Mar. 2020 / Vol.76
While a maker only has a limited lifespan, the things he or she makes may be durable. The keyto a piece of craft with cultural story to be passed down generation after generation really is“restoration”.
The restoration of utensils has always been an important subject in the field of crafts. Whether it is ordinary people's living utensils or high-end collections, the restoration techniques that have been developed since ancient times reflect the cultural values and aesthetics of different ethnic groups. In this issue, we try to explore some museum's cultural relic restoration cases and related personnel training issues in recent years in the hope to unveil the mysterious side of restoration to people, while through the restoration stories of ordinary people's artifacts, highlighting the concepts and values of relics, sustainability, regeneration and re-creation hidden in craft restoration.
Craft restoration is not exclusive for only a limited number of people. Rather, it is a kind of power that sustains, coexists with humans and transforms continuously.
In the town of Caotun, Central Taiwan, Chang Chun-neng has been dedicated to the restoration work of old objects for more than 30 years, especially the wooden, bamboo, and rattan furniture that were popular in the past. Yet, He has found a way to sharpen his skills over the years and tries to preserve culture and life memories by restoration. He makes his interest a life career. For him, the restoration of cultural relics is also about addressing strong emotional and memory connections between people and objects.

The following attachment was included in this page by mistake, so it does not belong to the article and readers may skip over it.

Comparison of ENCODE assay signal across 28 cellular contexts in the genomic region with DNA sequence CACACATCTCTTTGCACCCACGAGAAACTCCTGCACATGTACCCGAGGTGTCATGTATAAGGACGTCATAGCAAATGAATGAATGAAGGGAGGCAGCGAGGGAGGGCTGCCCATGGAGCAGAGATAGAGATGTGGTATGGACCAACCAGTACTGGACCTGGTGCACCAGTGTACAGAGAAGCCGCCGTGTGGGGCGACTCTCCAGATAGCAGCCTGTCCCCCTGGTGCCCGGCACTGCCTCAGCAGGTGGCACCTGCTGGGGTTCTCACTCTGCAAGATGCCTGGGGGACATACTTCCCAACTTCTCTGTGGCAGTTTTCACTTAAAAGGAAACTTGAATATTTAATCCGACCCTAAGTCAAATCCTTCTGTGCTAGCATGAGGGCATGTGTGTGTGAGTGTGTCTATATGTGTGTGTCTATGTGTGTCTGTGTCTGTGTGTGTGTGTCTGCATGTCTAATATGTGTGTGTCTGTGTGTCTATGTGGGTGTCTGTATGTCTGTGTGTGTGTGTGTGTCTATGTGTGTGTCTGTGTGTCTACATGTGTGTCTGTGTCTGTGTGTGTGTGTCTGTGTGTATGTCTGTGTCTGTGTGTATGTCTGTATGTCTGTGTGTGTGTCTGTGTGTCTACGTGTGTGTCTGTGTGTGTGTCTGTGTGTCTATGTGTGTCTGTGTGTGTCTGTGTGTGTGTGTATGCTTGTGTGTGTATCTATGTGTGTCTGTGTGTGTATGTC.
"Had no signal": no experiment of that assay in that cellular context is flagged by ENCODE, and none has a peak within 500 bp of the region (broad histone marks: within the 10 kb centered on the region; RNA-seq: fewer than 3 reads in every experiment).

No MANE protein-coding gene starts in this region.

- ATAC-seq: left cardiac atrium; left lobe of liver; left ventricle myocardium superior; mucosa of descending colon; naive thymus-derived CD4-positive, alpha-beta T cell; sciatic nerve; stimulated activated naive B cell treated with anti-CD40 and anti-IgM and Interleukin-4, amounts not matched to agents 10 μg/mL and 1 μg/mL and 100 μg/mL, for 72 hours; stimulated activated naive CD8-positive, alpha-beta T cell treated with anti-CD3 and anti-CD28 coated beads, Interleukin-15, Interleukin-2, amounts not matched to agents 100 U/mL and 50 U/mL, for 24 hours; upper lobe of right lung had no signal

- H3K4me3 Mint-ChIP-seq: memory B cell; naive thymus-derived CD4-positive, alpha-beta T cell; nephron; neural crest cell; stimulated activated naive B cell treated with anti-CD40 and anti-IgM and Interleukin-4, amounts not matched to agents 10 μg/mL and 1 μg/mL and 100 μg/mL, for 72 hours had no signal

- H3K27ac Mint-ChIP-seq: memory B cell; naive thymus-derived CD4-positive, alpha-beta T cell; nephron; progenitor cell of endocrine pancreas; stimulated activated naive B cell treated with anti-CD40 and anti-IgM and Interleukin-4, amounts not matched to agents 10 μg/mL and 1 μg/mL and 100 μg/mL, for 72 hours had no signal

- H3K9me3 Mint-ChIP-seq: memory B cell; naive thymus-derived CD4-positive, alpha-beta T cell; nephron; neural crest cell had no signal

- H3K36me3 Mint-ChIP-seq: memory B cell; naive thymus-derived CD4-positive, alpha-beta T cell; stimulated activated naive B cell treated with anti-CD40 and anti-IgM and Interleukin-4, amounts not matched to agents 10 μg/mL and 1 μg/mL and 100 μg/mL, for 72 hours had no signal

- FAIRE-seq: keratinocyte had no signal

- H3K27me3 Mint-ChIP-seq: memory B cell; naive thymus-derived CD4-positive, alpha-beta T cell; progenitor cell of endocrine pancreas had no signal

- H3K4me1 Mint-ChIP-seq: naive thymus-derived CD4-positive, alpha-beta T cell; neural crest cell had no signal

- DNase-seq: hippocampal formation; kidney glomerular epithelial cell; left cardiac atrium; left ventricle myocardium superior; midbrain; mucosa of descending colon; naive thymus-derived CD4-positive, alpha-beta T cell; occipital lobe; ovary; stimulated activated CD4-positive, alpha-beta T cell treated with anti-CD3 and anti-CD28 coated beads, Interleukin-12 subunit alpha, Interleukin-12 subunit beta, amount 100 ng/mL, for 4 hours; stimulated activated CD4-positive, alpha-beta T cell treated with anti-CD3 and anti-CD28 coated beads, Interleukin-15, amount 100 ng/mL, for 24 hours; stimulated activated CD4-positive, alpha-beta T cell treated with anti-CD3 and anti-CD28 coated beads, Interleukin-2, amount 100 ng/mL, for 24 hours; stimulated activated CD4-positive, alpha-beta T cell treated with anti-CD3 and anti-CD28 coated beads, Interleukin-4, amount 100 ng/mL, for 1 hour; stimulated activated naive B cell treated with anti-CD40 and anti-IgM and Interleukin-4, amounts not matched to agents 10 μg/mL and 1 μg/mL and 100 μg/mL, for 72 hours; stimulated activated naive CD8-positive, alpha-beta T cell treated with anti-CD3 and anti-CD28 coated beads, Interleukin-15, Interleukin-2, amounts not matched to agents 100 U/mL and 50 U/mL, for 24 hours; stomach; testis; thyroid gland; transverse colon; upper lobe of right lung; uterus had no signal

Jhang Ruei-fong, who is into folk art antiques for long, has met the master of Chinese Ching Dynasty style porcelain restoration Wang Zheng-hai by chance and learned a lot from him, therefore opening his own road to restoration. Facing the vast field of restoration, he continues to expand his knowledge and learns various crafts in order to take the very good care of every single item waiting to be repaired. Currently as the residential specialist at the Miaoli Branch of Taiwan Craft Research and Development Institute, Jhang teaches lacquer crafts and porcelain restoration techniques.